The portion of Broad’s Improvement that would eventually become part of Herring Run Park was purchased from Thomas Broad in 1742 (Figure 7). The new owner, John Hunt, retained the 170-acre parcel for only six years. Very little is known about Hunt, and what does exist is located in a handful of Baltimore County land records from the mid-eighteenth century. The first time Hunt appears in the land records, it was for his purchase of Broad’s Improvement (MSA 1742) (Figure 8).
In the document, Hunt is referred to as both a gentleman and resident of Baltimore County. Hunt’s title of gentleman indicates he was a man who derived his income from property and was thus independently wealthy and did not need to work. As such, it would appear that Hunt may have inherited his wealth and property from his family. While several other people with the same surname did purchase land in Baltimore County in the late seventeenth and early eighteenth century, there appears to be no existing documentation (i.e. wills and land records) connecting those individuals to John Hunt.
Two other documents associated with Hunt were recorded in the land records after he acquired his 170-acre parcel of Broad’s Improvement. The first was a deed made on October 5, 1743 between himself and Mary Williams a former resident of Stafford County in the colony of Virginia (MSA 1743). According to the deed, Williams decided to relocate to Baltimore County. In the document, it mentions she recently inherited 200 acres of land in Prince William County, Virginia. Williams sold the land to John Hunt for only five shillings. The infinitesimal sum that Hunt paid for the land suggests Williams and Hunt were relations of some sort, although the details of which are unknown.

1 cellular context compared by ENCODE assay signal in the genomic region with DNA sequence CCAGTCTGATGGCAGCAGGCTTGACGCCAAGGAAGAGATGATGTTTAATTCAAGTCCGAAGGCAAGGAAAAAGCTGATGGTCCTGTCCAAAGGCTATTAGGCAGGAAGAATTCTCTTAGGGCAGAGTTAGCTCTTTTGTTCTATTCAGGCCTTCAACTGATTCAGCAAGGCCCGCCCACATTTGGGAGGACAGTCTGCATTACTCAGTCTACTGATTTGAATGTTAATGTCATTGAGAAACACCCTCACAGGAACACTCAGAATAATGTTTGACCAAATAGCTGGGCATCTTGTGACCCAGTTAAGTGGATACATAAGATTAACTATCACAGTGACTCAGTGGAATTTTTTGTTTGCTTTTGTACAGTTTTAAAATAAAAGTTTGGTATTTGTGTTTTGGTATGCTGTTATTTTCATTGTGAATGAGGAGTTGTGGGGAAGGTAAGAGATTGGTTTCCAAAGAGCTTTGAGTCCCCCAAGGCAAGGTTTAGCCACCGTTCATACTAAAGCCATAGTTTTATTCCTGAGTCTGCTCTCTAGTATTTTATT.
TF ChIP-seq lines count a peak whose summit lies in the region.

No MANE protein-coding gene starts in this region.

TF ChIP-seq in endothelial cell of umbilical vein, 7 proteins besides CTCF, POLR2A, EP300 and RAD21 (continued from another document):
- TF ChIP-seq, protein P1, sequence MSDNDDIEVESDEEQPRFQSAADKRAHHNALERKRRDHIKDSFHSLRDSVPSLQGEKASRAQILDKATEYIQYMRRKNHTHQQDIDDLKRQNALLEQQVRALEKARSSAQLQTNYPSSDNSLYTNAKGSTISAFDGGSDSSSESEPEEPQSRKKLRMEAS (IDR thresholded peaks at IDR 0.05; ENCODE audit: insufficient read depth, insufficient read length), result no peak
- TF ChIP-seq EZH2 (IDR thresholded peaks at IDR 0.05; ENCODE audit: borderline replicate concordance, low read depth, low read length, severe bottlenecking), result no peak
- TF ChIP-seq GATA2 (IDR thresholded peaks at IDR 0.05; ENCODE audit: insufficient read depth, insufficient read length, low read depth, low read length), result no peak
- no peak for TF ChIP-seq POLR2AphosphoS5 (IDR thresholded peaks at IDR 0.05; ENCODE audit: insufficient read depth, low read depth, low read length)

The second document was recorded in 1747 and consisted of a bail agreement between John Hunt and a laborer in his employ. According to the records, Hunt was willing be financially accountable for the bail of one William Carter, a laborer from Baltimore County (Figure 9). The deed does not provide many details, but it does mention that a certain legal action was brought against Carter in Cecil County by a man named Stephen Onion and that John Hunt paid the bail (MSA 1747). As a result of the bail, Carter agreed to pay Hunt back within six months. If the debit to Hunt was not paid in that time, Carter agreed to give Hunt a large assemblage of goods and chattel including: several hogs, cows, horses, furniture, blacksmith equipment, dishes and all the corn on his farm.
John Hunt sold his 170-acre parcel of Broad’s Improvement in 1749 to two Baltimore County residents, Daniel Barnett and Peter Mirer (MSA 1749). In return for the land, Hunt received £190, providing him with a profit of £171 over the seven years he owned the Herring Run estate. During his tenure as owner, it is unclear how John Hunt used the parcel. It is unlikely Hunt resided on the property himself. The former Broad family house and farm was still one the property and Hunt most likely leased the tract and house to tenants. After the sale of the land to Barnett and Mirer, John Hunt never again appeared in the county land records. A later deed between Barnett and Mirer recounting the transaction mentions they purchased the land from John Hunt, late of Baltimore County (MSA 1752). The reference “late of Baltimore County” suggests either Hunt since died or since removed to another jurisdiction.
Maryland State Archives (MSA)
1742 Baltimore County Court Land Records Liber TB C, folio 66. On file at the Maryland State Archives, Annapolis, Maryland.
1743 Baltimore County Court Land Records Liber TB E, folio 592. On file at the Maryland State Archives, Annapolis, Maryland.
1747 Baltimore County Court Land Records Liber TB E, folio 599. On file at the Maryland State Archives, Annapolis, Maryland.
1749 Baltimore County Court Land Records Liber TR C, folio 236. On file at the Maryland State Archives, Annapolis, Maryland.
1752 Baltimore County Court Land Records Liber TR D, folio 332. On file at the Maryland State Archives, Annapolis, Maryland.